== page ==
Trent rang Jason’s cell phone. His brother would be at the office, but he knew the call would go through. Trent lay out on top of his covers. Damn it felt good to put his feet up.
The phone rang twice before Jason picked up the call. His brother’s words were rushed. “Trent? Jesus, Trent, is it you?” Worry laced the question, making Trent feel all kinds of sick for not trying to call sooner.
“It’s me, Jase. I’m fine.”
“Dammit. We thought… we heard…” Jason took a deep breath and started over. “You scared the fuck out of us, Trent.”
“You’ve been here. My house isn’t on sea level. She handled the quake. I’ve been flying supplies and people. I haven’t been home since it hit.”
Trent imagined his brother looking out over the city in his three-piece suit and running his hand through his hair.
“The media footage shows total carnage. Is it as bad as it looks?”
The memory of bodies floated in Trent’s mind. “Worse.”
“Thank God you’re OK. Can I do anything?”
Ginger jumped up on his bed and set her head in his lap. “Call Glen. My phone has a charge, but I’m not sure for how long. Power’s out over much of the island.”
“We can be there in a few hours.”
Trent smiled. “I know… but hold that thought. What we need is doctors, nurses, and search and rescue. Not suit-wearing businessmen.”
Jason huffed into the phone at Trent’s dig. “What about another pilot?”
Their father had made sure each of the brothers had his pilot’s license before a driver’s license. “The birds are on the ground at night. The military is bringing in more power.”
“I feel helpless.”
“If you came here you’d feel worse.”
There was a pause on the phone. “You shouldn’t be there.”
Trent shook his head. He wasn’t about to go into that argument again. “I’ve got to go.”
“Take care of yourself.”
“I will. Don’t worry.” Trent ended the call and tossed the phone next to his side. He leaned against the headboard and closed his eyes. His brother’s life… his old life, wasn’t anything like existing in Jamaica.
Existing. Make that living, he corrected himself.
Thirty minutes later, he shook himself awake and forced himself off the bed. He took five minutes to shower and change clothes. This time he grabbed a pair of shoes and filled a sack with food and energy drinks before he headed back out.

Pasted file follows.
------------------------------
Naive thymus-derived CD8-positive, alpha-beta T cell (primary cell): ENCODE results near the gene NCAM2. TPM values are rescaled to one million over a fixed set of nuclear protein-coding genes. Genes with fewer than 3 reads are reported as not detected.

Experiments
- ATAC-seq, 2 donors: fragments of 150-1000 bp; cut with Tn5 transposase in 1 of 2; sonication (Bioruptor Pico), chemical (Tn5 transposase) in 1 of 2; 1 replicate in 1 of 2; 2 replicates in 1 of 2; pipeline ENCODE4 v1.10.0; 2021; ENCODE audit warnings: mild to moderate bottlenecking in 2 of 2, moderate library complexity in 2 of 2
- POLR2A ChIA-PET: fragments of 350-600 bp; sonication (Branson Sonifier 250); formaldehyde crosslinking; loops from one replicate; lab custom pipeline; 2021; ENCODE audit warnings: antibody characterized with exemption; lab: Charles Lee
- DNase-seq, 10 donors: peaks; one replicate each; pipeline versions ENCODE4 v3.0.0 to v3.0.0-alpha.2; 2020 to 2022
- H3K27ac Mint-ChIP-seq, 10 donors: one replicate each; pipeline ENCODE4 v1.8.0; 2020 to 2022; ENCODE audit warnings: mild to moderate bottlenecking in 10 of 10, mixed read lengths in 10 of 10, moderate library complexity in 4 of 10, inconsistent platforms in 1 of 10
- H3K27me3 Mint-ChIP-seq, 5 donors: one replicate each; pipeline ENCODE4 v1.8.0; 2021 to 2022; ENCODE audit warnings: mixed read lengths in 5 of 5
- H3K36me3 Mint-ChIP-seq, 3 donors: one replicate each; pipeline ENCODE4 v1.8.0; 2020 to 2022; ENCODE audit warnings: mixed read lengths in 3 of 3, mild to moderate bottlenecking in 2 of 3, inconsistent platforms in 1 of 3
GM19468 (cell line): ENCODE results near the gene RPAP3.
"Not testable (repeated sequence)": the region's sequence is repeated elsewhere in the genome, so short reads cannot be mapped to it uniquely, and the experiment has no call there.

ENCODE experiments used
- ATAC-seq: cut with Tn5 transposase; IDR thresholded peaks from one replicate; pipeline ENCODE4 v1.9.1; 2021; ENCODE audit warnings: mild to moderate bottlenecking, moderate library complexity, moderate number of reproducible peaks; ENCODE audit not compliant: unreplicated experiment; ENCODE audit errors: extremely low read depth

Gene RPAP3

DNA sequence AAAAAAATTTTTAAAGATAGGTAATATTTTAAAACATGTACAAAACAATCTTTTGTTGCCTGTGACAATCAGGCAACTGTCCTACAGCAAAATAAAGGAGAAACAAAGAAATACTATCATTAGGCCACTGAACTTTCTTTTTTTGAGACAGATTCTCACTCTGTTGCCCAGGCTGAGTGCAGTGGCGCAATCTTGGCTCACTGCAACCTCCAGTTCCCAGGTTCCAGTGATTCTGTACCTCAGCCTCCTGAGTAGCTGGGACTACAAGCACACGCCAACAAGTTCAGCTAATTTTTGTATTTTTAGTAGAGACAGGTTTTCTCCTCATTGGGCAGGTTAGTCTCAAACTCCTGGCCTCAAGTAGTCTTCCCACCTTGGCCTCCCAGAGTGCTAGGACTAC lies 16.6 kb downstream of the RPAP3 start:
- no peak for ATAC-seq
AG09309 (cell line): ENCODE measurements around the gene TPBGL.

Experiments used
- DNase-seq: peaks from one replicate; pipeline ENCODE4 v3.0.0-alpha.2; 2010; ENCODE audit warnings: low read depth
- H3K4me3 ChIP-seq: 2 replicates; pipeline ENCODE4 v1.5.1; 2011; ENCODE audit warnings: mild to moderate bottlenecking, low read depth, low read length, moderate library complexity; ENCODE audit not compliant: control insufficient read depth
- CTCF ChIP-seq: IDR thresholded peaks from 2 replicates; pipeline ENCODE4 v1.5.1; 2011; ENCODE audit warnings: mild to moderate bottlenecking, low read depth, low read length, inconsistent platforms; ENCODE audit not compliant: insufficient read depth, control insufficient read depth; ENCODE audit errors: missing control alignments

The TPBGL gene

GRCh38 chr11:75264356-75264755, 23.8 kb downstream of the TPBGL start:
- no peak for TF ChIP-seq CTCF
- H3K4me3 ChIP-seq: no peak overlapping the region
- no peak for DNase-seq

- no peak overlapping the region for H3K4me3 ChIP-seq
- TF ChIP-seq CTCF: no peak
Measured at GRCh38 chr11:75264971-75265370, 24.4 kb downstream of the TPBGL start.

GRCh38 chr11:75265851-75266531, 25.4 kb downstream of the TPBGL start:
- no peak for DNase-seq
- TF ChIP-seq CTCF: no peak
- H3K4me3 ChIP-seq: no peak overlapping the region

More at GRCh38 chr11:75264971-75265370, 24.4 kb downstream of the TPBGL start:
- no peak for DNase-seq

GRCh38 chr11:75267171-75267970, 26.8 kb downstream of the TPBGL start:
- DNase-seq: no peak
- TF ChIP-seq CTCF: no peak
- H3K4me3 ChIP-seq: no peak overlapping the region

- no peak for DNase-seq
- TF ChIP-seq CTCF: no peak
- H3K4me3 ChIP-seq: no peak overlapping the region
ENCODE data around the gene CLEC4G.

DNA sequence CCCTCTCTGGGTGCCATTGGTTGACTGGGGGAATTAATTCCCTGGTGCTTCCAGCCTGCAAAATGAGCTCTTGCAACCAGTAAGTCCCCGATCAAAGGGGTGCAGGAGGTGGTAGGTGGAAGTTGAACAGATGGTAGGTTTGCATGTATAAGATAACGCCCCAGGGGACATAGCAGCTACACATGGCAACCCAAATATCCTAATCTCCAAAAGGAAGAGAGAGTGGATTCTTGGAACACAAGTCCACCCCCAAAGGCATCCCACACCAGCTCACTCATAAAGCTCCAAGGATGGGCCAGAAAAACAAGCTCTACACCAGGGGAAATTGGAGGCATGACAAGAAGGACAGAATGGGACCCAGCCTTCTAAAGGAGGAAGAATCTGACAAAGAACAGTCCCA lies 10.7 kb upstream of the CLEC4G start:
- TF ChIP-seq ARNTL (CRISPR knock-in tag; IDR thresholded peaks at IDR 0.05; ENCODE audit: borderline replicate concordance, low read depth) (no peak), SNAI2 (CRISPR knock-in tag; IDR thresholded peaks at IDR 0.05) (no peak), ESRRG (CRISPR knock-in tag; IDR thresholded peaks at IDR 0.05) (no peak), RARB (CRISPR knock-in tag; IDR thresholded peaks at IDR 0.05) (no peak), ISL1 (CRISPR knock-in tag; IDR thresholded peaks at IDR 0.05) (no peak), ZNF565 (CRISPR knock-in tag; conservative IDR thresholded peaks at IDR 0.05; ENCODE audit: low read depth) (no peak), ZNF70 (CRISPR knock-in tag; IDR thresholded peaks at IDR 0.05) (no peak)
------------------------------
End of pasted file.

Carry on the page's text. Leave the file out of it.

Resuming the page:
Monica ran the back of her hand over her forehead to keep the sweat from dripping in her eyes. She’d stepped off Barefoot’s chopper and straight into hell.
Her scrubs stuck to her skin, her blonde hair was pulled back into a crude bun. Patients were everywhere and on every possible surface. The hospital, which wouldn’t pass as a clinic back home, was only two stories. It withstood the earthquake, which apparently was offshore. The tsunami hit the island quickly. The locals told her the quake had been impossible to sleep through and when the wave came they ran.
Monica’s station was a second level of triage. The first wasn’t even manned by someone with a medical degree. A receptionist of the hospital had been elevated to triage nurse in one day. She separated those with lacerations that could wait outside. Broken bones, so long as they weren’t open fractures or cutting off circulation, were sent to the same holding area. There were thousands of them.
“Help… please. Someone?” The voice rose above the chaos of the room; moans and desperation filtered thick in the air.
Monica twisted toward the voice.
Two Jamaican men rushed in a twentysomething man on the back of what looked like a plank door. A woman stood over the man screaming for help.
Their desperation alone made Monica’s legs move. Behind the band of newcomers was the poor receptionist-made-nurse. “You said to let through cold feet.”
Monica shook her head. “Cold feet?” Her eyes moved over the man on his back. His head shook from side to side. His ebony skin was ashen.
“His leg. It’s cold.”
Monica moved closer.
“You a doctor?” the woman by the patient’s side asked.
“A nurse.” Monica was reaching for her trauma shears. “Do you speak English?” she asked the man on the door.
He nodded, but didn’t say anything.
“He needs a doctor!” the woman screamed.
Monica felt herself folding into the woman’s drama.